Anna R Hemnes, Alexander R Opotowsky, Tufik R Assad, Meng Xu, Laura N Doss, Eric Farber-Eger, Quinn S Wells, Evan L Brittain
BACKGROUND: The measurements used to define pulmonary hypertension (PH) etiology, pulmonary arterial wedge pressure (PAWP) and left ventricular end-diastolic pressure (LVEDP), vary in clinical practice. We aimed to identify clinical features associated with measurement discrepancy between PAWP and LVEDP in patients with PH. METHODS: We extracted clinical data and invasive hemodynamics from consecutive patients undergoing concurrent right and left heart catheterization at Vanderbilt between 1998-2014...
August 24, 2018: Chest
Anthony M Lamattina, Angelo Taveira-Dasilva, Hilary J Goldberg, Shefali Bagwe, Ye Cui, Ivan O Rosas, Joel Moss, Elizabeth P Henske, Souheil El-Chemaly
RATIONALE: We have previously conducted the Sirolimus and Autophagy Inhibition in LAM (SAIL) trial, a phase I dose escalation study of the combination of sirolimus and hydroxychloroquine in patients with lymphangioeliomyomatosis (LAM). The goal of the present study was to analyze sera from the SAIL trial to identify novel biomarkers that could shed light into disease pathogenesis and response to therapy. METHODS: We used the DiscoveryMAP® platform from Rules Based Medicine to simultaneously measure 279 analytes in sera collected at each visit from subjects enrolled in the SAIL trial...
August 22, 2018: Chest
Nichole T Tanner, Lonny Yarmus, Alexander Chen, Jessica Wang Memoli, Hiren J Mehta, Nicholas J Pastis, Hans Lee, Michael A Jantz, Paul J Nietert, Gerard A Silvestri
BACKGROUND: New technology has resulted in bronchoscopy being increasingly used for diagnosing pulmonary lesions. Reported yield from these procedures varies widely with few randomized clinical trials. This study compares the diagnostic yield of a thin bronchoscope and radial endobronchial ultrasound (R-EBUS) to standard bronchoscopy with fluoroscopy (SB-F) in lung lesions. METHODS: Patients presenting for diagnostic bronchoscopic evaluation at five centers were randomized to undergo SB-F or R-EBUS with thin bronchoscope (TB-EBUS)...
August 22, 2018: Chest
Basil J Petrof
The diaphragm is the primary muscle of inspiration. Its capacity to respond to the load imposed by pulmonary disease is a major determining factor both in the onset of ventilatory failure and in the ability to successfully separate patients from ventilator support. It has recently been established that a very large proportion of critically ill patients exhibit major weakness of the diaphragm, which is associated with poor clinical outcomes. The two greatest risk factors for the development of diaphragm weakness in critical illness are the use of mechanical ventilation and the presence of sepsis...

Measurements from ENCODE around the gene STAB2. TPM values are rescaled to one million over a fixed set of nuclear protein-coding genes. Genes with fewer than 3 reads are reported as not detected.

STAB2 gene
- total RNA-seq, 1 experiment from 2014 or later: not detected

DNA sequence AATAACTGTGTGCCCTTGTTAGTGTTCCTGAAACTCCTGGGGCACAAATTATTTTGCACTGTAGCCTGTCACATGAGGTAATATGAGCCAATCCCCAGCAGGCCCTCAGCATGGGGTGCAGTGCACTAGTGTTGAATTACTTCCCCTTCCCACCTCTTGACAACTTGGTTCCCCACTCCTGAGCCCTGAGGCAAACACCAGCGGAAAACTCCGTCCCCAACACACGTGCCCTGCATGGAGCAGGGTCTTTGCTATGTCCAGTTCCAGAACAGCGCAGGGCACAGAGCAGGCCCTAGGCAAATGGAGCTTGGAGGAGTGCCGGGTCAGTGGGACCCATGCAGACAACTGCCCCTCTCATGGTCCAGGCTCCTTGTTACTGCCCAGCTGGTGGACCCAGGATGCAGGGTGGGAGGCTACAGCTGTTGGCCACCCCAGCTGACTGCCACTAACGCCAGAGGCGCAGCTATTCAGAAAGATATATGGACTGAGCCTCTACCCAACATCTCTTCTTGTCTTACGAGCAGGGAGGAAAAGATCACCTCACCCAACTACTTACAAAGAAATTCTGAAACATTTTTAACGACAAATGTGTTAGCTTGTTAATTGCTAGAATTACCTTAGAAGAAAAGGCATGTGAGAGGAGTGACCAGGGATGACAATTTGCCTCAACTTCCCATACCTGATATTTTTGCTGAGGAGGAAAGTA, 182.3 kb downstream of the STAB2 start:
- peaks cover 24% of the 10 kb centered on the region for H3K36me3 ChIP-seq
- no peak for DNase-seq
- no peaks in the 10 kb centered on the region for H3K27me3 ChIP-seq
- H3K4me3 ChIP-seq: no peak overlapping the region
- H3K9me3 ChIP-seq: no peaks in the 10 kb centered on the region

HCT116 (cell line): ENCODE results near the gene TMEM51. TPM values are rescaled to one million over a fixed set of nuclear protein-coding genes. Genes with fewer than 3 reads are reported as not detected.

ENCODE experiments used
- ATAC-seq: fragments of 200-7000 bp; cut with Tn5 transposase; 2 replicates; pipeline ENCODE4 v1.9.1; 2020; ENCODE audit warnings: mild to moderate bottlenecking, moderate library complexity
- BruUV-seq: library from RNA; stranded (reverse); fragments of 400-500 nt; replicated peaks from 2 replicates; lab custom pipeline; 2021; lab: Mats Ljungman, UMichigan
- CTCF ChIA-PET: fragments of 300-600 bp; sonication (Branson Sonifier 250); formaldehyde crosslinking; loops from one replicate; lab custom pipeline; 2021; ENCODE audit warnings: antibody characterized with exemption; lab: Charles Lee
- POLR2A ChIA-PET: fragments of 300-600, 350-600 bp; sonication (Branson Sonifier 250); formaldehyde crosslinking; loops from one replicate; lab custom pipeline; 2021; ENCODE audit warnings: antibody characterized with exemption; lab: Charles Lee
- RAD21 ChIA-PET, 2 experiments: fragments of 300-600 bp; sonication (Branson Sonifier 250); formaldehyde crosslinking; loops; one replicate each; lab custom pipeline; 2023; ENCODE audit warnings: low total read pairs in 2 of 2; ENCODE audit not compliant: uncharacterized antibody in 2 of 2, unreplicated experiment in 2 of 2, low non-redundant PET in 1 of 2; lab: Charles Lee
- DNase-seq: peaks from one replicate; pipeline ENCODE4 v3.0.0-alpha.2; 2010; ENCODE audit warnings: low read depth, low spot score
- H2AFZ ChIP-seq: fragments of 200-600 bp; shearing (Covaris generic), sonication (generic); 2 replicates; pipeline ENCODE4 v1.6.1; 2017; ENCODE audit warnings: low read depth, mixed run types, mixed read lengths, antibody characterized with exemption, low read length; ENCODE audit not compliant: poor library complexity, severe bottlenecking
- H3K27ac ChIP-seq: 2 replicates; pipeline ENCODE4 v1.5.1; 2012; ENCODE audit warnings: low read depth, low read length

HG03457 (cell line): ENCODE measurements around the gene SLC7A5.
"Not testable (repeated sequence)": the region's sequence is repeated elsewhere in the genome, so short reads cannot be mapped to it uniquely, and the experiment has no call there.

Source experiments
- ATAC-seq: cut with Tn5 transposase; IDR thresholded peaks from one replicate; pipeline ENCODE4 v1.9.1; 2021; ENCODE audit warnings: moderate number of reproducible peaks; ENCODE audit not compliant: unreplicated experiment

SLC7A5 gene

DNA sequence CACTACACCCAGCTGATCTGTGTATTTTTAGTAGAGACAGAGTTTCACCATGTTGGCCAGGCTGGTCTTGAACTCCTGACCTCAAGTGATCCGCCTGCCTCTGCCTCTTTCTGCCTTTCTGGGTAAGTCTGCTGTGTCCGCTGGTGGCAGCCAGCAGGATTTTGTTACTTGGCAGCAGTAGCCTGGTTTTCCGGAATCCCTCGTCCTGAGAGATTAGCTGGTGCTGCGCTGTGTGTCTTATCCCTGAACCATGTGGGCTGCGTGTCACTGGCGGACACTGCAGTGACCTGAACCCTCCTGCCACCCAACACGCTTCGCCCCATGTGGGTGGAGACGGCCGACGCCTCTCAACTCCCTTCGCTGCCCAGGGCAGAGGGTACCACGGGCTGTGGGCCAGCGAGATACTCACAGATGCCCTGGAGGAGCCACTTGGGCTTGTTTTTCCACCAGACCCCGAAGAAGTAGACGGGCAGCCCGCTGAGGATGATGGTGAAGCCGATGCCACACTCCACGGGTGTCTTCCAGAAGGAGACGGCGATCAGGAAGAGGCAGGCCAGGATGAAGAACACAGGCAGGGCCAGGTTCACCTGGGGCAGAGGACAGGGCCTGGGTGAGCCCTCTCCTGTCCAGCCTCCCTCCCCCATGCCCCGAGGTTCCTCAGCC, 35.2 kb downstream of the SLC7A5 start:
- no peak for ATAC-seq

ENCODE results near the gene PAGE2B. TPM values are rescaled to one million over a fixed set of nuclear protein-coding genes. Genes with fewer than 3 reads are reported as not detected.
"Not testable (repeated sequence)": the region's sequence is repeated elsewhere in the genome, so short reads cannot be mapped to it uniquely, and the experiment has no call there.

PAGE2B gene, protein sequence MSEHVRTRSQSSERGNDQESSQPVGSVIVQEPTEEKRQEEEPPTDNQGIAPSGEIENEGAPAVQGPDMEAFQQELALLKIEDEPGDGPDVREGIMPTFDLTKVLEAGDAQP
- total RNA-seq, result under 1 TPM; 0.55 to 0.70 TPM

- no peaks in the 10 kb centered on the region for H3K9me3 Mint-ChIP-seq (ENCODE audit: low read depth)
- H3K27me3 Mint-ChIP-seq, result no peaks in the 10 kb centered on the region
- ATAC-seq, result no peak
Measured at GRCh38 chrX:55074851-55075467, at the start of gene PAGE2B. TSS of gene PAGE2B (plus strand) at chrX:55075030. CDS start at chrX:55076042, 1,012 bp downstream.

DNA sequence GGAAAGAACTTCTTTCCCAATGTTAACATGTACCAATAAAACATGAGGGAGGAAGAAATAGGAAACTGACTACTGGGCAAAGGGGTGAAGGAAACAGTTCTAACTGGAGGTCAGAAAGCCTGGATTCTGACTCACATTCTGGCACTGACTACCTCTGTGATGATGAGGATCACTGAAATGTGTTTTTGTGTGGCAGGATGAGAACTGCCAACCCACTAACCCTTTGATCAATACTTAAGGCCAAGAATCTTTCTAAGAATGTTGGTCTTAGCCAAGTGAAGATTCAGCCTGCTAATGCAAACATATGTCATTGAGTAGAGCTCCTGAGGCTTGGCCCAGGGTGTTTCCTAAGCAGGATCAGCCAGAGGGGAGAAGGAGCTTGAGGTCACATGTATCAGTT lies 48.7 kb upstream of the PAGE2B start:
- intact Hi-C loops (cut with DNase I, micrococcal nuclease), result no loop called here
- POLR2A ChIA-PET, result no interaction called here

August 22, 2018: Chest
Gregory Y H Lip, Amitava Banerjee, Giuseppe Boriani, Chern En Chiang, Ramiz Fargo, Ben Freedman, Deirdre A Lane, Christian T Ruff, Mintu Turakhia, David Werring, Sheena Patel, Lisa Moores
BACKGROUND: The risk of stroke is heterogeneous across different groups of patients with atrial fibrillation (AF), being dependent on the presence of various stroke risk factors. We provide recommendations for antithrombotic treatment based on net clinical benefit for patients with AF at varying levels of stroke risk and in a number of common clinical scenarios. METHODS: Systematic literature reviews were conducted to identify relevant articles published from the last formal search perfomed for the Antithrombotic and Thrombolytic Therapy: American College of Chest Physicians Evidence-Based Clinical Practice Guidelines (9th Edition)...
August 21, 2018: Chest
Carole Scheifer, Clémence Bor, Marie-Pierre Debray, Noémie Chanson, Marie-Paule Chauveheid, Bruno Gombert, Thomas Papo, Karim Sacré
A 27-year-old Lebanese man was admitted to our department for multiple pulmonary lesions. The patient had reported persistent fever, cough, shortness of breath, and weight loss since his return from Lebanon 6 weeks earlier. He had been diagnosed with a severe form of Behçet disease 4 years ago, for which the ongoing treatment was a corticosteroid therapy associated with methotrexate and infliximab.
August 17, 2018: Chest
David Bédard Méthot, Évelyne Leblanc, Yves Lacasse
BACKGROUND: The relationship between gastroesophageal reflux disease (GERD) and idiopathic pulmonary fibrosis (IPF) is controversial. Current guidelines recommend that clinicians use regular antacid treatment, while two recent meta-analyses of antacid therapy in IPF were inconclusive. The objective of this study was to examine the evidence regarding the association between GERD and IPF through a systematic review and a meta-analysis, with special reference to the methodologic quality of the observational studies...
August 16, 2018: Chest